Mighty Androids, Crashing Waves: 10 Google Experiments Considered

Cheers and Jeers

Eric Schmidt said it himself: "We celebrate our failures." Speaking at the Techonomy conference last week, Schmidt according to reports made the comments in reference to Google Wave, whose development had just been halted. But Schmidt might have been talking to what is more and more often the Google product development ethos: throw lots and lots and lots of ideas against the wall, see if any stick, and from those sticky ones hit a lot of singles, a few doubles, an occasional triple, and once in a while -- as in the case with Android, Google's white-hot mobile OS -- crack an undeniable home run.

Given Wave's demise, here's a look at notable triumphs, failures and too-early-to-be-determineds from Google's recent years. Given their range -- and frequency -- it's hard to argue there's a more experimental tech titan in the world right now.


The accolades keep pouring in for Android, now in version 2.2 of its release and seen on some of the hottest and most buzzed-about smartphones in the world. It started modestly enough a few years ago, but the open source Android quickly became a favorite of developers, and then earned fans in a number of different smartphone manufacturers, most notably Motorola, which swore loyalty to the Android platform in 2009, and HTC, which has had a string of Android hits at this point.

Add to that the interest by manufacturers to stick Android on other types of mobile devices both consumer-geared (the Barnes & Noble Nook e-reader for example), and enterprise-targeted (Cisco's forthcoming Cius tablet sticks out), and not hard to understand Android's volcanic growth. Several researchers see Android overtaking Apple in the OS smartphone market share battle in the coming years, not to mention Research In Motion's BlackBerry, phones running Microsoft's Windows Mobile, and all other comers. Android invasion, indeed.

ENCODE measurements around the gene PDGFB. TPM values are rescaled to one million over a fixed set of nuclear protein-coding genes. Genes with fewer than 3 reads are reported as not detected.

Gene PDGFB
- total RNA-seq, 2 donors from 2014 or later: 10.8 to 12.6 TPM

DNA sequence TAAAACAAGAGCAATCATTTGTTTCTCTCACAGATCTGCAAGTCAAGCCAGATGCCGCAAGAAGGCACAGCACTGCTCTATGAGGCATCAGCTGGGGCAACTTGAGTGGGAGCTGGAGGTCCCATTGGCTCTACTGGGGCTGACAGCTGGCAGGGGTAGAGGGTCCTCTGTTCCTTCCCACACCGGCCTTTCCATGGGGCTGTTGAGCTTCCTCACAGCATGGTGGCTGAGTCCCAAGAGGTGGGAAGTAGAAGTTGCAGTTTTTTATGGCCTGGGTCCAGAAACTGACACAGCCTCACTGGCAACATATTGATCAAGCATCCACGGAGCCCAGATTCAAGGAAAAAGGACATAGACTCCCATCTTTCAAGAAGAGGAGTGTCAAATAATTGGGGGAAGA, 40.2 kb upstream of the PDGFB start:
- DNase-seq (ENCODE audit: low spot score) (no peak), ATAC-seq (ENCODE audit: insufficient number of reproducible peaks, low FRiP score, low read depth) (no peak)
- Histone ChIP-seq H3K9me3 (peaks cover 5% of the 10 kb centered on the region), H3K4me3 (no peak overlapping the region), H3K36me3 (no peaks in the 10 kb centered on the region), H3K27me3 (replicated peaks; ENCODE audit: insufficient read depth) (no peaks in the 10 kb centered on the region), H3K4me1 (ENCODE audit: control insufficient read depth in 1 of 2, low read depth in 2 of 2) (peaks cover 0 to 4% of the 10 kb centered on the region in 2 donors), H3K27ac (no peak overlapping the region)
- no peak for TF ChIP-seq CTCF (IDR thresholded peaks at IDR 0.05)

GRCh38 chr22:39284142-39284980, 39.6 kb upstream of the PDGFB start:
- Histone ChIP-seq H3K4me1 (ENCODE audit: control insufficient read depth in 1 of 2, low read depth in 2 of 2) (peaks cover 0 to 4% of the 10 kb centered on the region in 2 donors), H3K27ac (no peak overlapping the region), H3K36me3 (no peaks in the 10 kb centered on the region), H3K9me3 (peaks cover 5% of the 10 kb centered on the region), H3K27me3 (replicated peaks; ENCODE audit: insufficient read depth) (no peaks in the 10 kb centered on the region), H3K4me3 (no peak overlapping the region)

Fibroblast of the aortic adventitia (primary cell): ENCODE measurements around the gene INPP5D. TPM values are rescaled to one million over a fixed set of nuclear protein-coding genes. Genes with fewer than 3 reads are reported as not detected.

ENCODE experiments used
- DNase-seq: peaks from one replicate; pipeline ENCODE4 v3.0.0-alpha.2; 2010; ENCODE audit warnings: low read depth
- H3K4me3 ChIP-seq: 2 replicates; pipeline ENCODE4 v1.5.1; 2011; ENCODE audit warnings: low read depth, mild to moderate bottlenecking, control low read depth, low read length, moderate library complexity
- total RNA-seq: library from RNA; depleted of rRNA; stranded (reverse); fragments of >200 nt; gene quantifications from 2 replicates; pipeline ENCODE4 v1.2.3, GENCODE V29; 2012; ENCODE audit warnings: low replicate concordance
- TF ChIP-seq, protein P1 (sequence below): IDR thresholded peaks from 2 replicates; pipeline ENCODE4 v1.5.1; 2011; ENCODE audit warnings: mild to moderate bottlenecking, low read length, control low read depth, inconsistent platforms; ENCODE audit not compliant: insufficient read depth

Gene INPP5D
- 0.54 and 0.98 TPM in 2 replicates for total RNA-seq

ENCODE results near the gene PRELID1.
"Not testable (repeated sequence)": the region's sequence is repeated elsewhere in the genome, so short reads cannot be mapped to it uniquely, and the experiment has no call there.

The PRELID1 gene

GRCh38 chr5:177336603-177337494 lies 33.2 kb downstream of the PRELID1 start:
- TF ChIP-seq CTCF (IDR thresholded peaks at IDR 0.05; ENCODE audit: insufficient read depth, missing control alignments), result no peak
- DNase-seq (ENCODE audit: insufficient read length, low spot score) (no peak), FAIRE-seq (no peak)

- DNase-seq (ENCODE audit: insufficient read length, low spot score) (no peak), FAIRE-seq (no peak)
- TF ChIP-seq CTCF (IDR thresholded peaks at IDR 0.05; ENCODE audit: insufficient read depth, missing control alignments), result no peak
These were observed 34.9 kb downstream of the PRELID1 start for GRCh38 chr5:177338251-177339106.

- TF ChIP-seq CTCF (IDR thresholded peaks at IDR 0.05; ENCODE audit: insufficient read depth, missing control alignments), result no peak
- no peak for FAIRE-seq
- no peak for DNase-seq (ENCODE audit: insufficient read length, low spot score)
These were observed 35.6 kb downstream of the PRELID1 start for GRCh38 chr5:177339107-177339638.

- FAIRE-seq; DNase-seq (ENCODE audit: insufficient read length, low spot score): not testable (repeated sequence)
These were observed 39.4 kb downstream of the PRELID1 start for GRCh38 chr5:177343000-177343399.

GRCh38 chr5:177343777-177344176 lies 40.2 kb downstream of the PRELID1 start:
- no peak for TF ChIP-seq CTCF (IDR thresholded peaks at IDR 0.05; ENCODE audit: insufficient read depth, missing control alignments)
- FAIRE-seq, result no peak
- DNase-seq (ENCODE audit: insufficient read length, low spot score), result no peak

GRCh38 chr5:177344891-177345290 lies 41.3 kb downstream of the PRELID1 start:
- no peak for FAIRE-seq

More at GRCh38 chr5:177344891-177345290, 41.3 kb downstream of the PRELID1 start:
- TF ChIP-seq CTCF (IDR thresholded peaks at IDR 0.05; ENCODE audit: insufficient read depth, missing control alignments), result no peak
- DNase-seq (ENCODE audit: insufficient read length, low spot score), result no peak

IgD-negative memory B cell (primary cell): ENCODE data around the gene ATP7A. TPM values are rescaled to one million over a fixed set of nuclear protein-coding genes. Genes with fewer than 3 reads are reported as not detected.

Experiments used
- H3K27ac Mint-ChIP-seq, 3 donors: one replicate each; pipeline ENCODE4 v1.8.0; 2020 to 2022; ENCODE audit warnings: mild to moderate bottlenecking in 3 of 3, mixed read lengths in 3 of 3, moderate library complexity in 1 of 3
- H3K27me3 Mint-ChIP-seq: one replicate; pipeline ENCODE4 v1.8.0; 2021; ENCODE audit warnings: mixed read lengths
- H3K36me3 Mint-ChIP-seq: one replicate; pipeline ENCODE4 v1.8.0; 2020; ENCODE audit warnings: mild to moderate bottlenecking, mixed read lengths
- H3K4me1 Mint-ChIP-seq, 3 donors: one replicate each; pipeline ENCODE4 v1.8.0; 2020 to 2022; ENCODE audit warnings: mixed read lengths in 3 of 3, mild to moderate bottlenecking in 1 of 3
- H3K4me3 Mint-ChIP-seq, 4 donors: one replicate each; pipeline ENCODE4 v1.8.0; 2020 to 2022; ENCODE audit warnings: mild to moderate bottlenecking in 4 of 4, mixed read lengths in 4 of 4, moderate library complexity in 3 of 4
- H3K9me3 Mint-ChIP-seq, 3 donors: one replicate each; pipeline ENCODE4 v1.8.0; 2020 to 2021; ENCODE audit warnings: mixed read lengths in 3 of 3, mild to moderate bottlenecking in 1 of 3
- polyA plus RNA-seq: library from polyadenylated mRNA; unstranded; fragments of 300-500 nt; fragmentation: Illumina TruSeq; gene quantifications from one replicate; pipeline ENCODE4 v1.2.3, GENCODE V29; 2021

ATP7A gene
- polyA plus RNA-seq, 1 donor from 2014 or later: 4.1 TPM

Verdict: Grand Slam


Does it command the type of gushing consumer excitement that greets Skype on a daily basis? No, not so much. But the universal phone number technology Google acquired through GrandCentral definitely bolstered Google's efforts as a communication player, and any future Google collaboration or social networking endeavors involving communication applications will no doubt involve Voice. Google in June 2010 finally opened Google Voice to everyone in the U.S., meaning an invitation to try the service is no longer required.

Voice is one to keep an eye on, especially given Skype's just-announced IPO plans and the growth of Google as a communications powerhouse.

Verdict: Triple


Introduced in August 2005, Google's free Talk application -- ostensibly an instant messaging competitor and now more interesting given its use in mobile platforms like BlackBerry, iPhone and Android -- has been a qualified "plus." It's hard to say just how quickly Google is making gains with Talk as a comprehensive text, voice and video offering, but as Google continues to broaden its reach for a comprehensive collaboration and social networking suite, it's tough to imagine Talk won't be a centerpiece application.

Verdict: Double


Wave, you coulda been a contender. A majorly hyped released from Google in May of 2009, Google promised that Wave would take users beyond pedestrian instant messaging, e-mail and other functions. Earlier this month, however, Google admitted that Wave "has not seen the user adoption we would have liked" and it would halt development of Wave as a standalone product. A few loyal fans, it seems, couldn't turn Wave into a big kahuna.

Verdict: Called third strike

Nexus One